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Plant Proteins Prevent Damage From Excessive Ice Build-Up and Freezer Burn

Frozen peas.
Credit: PDPics / Pixabay.
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Researchers discovered soy proteins inhibit ice crystals, preserving frozen vegan foods and biological samples. Peptides from hydrolyzed soy slowed ice growth, with larger fractions showing superior potential in this natural preservation dance.

Key takeaways

  • Researchers have found that broken-down soy proteins can hinder ice crystal growth, potentially preserving frozen vegan foods and biological samples.
  • Some animals in cold environments produce antifreeze proteins to prevent freezing, inspiring the frozen food industry's interest.
  • Peptides from hydrolyzed soy protein showed promise in slowing ice growth, with large-size fractions proving more effective.
  • Broken-down soy proteins can prevent ice crystal growth

    Almost everyone has a bag of veggies shoved into the dark recesses of their freezer that’s now essentially an unrecognizable block of ice crystals. And when thawed, foods damaged by excessive ice lose their texture and become mushy. Now, researchers reporting in ACS’ Journal of Agricultural and Food Chemistry have shown that broken-down soy proteins can prevent ice crystal growth and could be especially useful for preserving frozen vegan foods or biological samples.

    Some animals that live in extremely cold environments, such as fish in the deep polar oceans, make antifreeze proteins to keep the liquid in their bodies from freezing. These proteins slow down ice crystal formation and growth, a process that has piqued the interest of the frozen food industry. Recently, researchers discovered that some peptides, which are pieces of broken-down proteins, can also slow ice crystal growth. However, all of the edible peptides tested so far have come from animal sources, including fish, pigs, chickens and cows. So, Tong Wang, Madison Fomich and colleagues at the University of Tennessee wanted to see if breaking down plant proteins could generate similar compounds with ice-crystal-inhibiting properties.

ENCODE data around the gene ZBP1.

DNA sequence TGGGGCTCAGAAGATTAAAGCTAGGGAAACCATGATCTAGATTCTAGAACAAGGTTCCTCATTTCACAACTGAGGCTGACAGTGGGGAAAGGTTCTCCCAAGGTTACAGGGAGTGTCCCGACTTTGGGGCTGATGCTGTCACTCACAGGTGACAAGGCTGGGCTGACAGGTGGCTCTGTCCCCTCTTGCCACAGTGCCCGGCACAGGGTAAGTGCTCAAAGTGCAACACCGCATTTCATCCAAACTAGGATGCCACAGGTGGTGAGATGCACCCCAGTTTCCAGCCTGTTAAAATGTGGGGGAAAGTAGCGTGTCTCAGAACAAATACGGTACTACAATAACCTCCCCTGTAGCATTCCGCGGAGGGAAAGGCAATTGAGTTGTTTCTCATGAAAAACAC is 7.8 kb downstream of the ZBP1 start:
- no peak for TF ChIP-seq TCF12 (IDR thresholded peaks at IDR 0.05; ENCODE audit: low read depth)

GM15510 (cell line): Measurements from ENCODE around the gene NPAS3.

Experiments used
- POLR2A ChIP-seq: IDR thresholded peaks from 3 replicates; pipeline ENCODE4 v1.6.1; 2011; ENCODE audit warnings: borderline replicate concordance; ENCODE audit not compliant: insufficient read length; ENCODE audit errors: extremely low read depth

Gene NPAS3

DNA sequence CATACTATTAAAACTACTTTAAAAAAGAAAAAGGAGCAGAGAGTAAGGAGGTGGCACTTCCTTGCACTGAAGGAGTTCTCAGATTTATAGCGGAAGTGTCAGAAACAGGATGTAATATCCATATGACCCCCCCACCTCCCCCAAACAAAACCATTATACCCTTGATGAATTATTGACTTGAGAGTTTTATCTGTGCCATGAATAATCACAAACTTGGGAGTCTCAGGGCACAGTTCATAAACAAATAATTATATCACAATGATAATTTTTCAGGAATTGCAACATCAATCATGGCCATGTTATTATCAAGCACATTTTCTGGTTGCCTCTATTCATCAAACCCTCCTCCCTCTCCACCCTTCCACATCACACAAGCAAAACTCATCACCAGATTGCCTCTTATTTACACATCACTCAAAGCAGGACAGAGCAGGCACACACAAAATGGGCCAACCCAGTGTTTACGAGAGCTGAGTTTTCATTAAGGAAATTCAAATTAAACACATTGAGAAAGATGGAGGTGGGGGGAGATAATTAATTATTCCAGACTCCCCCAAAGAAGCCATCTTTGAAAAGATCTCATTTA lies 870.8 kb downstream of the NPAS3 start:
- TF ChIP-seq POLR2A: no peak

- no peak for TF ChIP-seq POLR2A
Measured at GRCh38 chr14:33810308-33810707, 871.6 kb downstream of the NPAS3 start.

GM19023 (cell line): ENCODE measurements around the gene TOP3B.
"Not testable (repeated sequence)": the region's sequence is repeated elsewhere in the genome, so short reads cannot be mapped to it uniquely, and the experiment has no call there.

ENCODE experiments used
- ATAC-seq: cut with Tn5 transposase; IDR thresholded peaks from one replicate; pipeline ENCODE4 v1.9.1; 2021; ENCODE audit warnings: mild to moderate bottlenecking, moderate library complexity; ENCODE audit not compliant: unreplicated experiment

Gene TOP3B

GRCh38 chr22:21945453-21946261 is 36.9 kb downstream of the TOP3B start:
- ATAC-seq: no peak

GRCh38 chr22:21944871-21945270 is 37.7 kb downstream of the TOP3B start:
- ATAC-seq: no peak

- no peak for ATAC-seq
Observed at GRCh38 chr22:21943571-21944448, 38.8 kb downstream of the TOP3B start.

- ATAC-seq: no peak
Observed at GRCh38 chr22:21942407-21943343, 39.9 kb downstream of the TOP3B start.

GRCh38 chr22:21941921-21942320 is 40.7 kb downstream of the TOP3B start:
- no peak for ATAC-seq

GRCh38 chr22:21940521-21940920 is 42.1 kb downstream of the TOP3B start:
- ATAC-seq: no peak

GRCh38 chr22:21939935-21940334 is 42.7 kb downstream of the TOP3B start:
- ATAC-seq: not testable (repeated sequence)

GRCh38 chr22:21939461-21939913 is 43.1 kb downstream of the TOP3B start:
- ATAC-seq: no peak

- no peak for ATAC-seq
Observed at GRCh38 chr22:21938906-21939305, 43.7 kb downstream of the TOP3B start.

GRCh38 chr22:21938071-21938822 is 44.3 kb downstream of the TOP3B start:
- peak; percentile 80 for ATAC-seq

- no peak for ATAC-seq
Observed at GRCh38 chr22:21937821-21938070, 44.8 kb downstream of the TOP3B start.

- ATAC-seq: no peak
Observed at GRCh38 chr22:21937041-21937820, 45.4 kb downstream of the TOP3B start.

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    The team generated peptides from a commercially available soy protein isolate powder by exposing it to three different hydrolyzing enzymes: alcalase, pancreatin and trypsin. Each resulting mixture of peptides was also separated by size into multiple fractions.

    All of the mixtures slowed ice growth in tests, but the ones produced from alcalase and trypsin were better inhibitors than those from pancreatin. For all three enzymes, most of the activity came from the fraction with the largest peptides. The large-size fractions also ended up including some smaller peptides, which on their own didn’t keep ice crystals from growing; however, the team showed that these small compounds boosted the activity. This study is an initial step toward using soy-derived peptides as a natural, effective way to reduce the ice growth that can lead to freezer burn and thereby increase the shelf life of frozen goods, including vegan and vegetarian products, the researchers say.

    Reference: Fomich M, Día VP, Premadasa UI, Doughty B, Krishnan HB, Wang T. Ice recrystallization inhibition activity of soy protein hydrolysates. J Agric Food Chem. 2023. doi: 10.1021/acs.jafc.2c08701

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